Since 1889, the Eiffel Tower – what the French affectionately call La tour Eiffel – has stood tall as the identity of Paris. The 324-meter monument commemorates the centennial of the French Revolution.
Modern-day Paris too has a revolution to its name. Four years ago, governments of 196 countries came together here to pledge a consolidated response to the threat of climate change. The Paris Agreement may borrow its name from the formidable city, but its nature is global.
The agreement’s long-term target is to keep the increase in global average temperatures to well below 2°C above pre-industrial levels and try to limit the rise to 1.5°C.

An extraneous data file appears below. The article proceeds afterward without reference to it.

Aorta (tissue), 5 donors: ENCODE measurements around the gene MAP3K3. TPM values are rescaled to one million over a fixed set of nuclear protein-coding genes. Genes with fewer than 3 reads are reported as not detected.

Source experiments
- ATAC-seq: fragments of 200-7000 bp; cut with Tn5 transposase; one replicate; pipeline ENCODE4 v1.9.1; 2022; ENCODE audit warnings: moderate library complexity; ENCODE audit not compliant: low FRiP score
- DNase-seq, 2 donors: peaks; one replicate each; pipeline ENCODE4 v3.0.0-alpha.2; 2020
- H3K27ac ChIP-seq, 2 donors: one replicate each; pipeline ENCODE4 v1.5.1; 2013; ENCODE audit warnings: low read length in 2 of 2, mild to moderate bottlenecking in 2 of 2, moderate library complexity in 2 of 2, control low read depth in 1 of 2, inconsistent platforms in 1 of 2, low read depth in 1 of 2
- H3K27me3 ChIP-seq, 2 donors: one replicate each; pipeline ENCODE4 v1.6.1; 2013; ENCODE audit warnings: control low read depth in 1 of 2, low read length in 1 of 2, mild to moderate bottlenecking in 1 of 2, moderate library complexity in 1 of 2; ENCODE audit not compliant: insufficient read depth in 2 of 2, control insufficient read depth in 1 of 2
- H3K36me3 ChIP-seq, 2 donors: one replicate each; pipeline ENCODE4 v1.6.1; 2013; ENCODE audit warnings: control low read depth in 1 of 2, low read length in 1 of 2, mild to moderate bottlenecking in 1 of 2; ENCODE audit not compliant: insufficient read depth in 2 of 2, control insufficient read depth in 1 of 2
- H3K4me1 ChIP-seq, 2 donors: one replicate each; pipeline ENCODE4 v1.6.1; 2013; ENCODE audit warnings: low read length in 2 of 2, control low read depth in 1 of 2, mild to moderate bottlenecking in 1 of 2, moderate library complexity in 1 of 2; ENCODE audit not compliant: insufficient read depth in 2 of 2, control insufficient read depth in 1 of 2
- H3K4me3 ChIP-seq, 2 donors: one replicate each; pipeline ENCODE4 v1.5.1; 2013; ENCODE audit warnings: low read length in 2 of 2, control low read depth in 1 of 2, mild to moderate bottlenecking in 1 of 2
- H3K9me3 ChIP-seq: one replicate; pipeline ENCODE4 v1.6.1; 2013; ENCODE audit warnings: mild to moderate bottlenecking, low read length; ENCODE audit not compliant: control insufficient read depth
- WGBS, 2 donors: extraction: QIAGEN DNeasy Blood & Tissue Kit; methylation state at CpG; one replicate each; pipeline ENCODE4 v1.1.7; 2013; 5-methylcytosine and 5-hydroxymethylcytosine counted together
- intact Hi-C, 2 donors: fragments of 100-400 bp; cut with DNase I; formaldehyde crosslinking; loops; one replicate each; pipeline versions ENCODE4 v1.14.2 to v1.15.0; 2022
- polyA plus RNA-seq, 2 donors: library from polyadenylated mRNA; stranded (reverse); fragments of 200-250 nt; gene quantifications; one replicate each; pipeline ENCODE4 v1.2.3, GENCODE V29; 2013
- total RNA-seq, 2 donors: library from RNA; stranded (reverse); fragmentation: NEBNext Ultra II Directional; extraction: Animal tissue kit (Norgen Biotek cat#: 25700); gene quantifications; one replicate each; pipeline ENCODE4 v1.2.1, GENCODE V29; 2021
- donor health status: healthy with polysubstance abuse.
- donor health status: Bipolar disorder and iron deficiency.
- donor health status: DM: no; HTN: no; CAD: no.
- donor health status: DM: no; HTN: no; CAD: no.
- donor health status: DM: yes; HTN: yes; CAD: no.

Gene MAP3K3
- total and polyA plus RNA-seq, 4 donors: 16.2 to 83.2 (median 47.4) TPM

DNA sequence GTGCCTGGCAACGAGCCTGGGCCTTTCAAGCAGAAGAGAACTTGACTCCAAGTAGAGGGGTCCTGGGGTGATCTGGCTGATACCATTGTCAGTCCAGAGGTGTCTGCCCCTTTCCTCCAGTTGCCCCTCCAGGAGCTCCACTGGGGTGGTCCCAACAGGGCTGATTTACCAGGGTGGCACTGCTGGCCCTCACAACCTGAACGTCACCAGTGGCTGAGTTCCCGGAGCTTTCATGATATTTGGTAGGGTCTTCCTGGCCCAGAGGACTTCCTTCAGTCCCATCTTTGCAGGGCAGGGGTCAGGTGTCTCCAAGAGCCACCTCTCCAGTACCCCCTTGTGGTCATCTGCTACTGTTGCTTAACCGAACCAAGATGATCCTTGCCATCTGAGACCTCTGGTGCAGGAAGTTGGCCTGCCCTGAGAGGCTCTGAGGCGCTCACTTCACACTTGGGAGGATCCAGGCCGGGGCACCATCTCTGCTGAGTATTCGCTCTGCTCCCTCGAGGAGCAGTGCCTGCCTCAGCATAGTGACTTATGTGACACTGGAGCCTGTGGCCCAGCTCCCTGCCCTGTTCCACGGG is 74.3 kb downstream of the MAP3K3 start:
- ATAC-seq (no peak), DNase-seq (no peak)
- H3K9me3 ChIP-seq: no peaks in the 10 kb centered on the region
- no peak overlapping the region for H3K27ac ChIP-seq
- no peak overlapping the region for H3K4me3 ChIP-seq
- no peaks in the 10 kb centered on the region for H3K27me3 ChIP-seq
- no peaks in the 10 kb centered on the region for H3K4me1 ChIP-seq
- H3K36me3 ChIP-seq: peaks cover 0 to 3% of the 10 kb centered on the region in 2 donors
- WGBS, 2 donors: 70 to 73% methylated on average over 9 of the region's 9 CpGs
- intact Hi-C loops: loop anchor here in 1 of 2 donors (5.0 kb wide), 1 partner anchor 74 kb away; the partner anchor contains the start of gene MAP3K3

But even with the best intentions, measures initiated so far seem insufficient in reaching this goal. Rightly, a sense of urgency is building as a climate emergency brews. Mindful of the need, governments across the board are working on measures to reduce emissions. The European Commission, for example, is giving serious thought to raising national emission reductions to 50-55 percent by 2030 from 40 percent during 2020.
Given that inaction is not an option, what will this transition cost industries overall? According to Allianz economists, roughly $2.5 trillion over the next decade.